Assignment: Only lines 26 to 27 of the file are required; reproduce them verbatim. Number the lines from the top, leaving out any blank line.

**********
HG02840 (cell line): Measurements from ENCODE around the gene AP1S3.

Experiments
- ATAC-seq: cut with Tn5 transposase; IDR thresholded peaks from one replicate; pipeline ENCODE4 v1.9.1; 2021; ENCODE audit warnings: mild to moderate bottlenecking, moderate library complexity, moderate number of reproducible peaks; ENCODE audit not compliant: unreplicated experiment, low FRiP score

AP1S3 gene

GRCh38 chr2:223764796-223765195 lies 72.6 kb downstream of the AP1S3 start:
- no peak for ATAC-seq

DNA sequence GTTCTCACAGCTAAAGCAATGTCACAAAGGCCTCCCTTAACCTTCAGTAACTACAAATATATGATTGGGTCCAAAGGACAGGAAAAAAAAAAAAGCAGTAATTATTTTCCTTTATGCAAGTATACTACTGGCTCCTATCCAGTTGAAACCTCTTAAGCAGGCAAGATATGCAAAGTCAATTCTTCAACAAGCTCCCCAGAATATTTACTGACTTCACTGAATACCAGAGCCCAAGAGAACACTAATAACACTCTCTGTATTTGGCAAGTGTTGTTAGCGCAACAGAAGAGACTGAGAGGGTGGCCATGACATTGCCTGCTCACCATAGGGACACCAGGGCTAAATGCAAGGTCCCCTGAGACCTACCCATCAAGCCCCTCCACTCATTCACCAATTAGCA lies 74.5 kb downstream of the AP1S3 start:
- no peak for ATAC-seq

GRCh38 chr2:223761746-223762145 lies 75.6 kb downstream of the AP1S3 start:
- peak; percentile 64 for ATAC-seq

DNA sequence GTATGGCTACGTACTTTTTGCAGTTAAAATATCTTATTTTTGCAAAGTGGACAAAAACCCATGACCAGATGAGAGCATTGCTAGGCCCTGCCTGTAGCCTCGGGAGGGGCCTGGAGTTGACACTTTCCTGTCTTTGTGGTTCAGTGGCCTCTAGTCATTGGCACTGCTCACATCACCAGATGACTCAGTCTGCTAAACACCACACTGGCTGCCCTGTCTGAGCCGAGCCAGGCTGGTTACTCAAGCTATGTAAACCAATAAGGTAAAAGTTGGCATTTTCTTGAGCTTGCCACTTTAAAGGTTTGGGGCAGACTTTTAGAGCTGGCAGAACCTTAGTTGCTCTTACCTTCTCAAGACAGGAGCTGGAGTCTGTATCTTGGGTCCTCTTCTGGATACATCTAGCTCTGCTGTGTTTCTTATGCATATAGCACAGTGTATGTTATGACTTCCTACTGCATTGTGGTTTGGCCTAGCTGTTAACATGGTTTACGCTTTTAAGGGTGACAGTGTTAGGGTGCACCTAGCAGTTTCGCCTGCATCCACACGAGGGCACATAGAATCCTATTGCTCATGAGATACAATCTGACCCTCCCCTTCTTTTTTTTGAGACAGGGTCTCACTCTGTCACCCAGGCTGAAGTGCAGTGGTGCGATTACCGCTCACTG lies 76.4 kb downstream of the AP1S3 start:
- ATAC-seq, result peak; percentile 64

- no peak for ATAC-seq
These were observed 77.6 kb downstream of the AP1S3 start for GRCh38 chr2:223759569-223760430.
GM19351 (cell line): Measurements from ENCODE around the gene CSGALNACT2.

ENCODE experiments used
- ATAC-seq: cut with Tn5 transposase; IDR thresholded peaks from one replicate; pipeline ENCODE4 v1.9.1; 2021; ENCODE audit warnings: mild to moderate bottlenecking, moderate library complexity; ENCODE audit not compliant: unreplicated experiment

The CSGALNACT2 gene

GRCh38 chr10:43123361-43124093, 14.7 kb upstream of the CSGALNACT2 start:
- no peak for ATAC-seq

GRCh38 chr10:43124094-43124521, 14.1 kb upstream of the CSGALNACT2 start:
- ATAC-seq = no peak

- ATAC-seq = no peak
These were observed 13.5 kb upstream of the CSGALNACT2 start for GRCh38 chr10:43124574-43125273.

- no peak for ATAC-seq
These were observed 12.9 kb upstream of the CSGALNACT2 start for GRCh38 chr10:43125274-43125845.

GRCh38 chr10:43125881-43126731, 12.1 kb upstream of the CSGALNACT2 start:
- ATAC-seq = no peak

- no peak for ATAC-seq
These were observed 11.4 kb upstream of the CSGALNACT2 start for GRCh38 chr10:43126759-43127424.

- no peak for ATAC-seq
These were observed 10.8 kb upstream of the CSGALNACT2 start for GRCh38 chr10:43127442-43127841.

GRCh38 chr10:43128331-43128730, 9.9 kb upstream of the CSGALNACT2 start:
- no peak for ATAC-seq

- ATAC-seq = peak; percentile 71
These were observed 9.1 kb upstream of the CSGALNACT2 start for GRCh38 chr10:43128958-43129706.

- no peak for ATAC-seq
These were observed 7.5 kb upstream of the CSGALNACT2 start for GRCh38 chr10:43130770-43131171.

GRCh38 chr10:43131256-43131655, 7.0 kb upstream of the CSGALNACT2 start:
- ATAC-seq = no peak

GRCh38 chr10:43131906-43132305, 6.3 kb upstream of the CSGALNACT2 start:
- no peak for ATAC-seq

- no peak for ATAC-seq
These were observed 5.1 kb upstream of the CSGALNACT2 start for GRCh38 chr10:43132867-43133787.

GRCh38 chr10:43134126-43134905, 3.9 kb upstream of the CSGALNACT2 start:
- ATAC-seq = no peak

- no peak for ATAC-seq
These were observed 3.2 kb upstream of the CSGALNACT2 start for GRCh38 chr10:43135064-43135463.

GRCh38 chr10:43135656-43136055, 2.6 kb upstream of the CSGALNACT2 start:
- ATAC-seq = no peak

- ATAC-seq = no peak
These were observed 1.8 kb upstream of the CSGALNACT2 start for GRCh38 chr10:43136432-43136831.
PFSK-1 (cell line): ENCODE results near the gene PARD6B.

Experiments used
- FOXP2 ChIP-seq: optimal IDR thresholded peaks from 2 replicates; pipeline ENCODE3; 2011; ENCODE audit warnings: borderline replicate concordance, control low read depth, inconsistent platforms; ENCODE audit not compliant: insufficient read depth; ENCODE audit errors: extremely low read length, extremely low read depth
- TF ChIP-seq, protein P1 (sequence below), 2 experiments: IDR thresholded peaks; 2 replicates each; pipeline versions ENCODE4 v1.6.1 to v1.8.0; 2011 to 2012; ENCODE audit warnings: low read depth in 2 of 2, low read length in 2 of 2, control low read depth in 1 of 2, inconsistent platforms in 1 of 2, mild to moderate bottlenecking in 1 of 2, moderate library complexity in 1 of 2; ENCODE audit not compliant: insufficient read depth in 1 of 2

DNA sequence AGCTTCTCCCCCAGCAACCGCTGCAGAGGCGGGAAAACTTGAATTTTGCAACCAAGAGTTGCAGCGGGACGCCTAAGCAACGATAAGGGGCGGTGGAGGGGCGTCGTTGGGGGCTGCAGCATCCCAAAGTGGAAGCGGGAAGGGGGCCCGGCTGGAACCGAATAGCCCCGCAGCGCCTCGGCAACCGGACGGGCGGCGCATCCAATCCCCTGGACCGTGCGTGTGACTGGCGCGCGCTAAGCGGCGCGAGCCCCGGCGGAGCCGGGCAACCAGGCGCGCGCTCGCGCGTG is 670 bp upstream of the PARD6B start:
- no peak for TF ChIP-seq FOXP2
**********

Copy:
These were observed 12.9 kb upstream of the CSGALNACT2 start for GRCh38 chr10:43125274-43125845.

GRCh38 chr10:43125881-43126731, 12.1 kb upstream of the CSGALNACT2 start: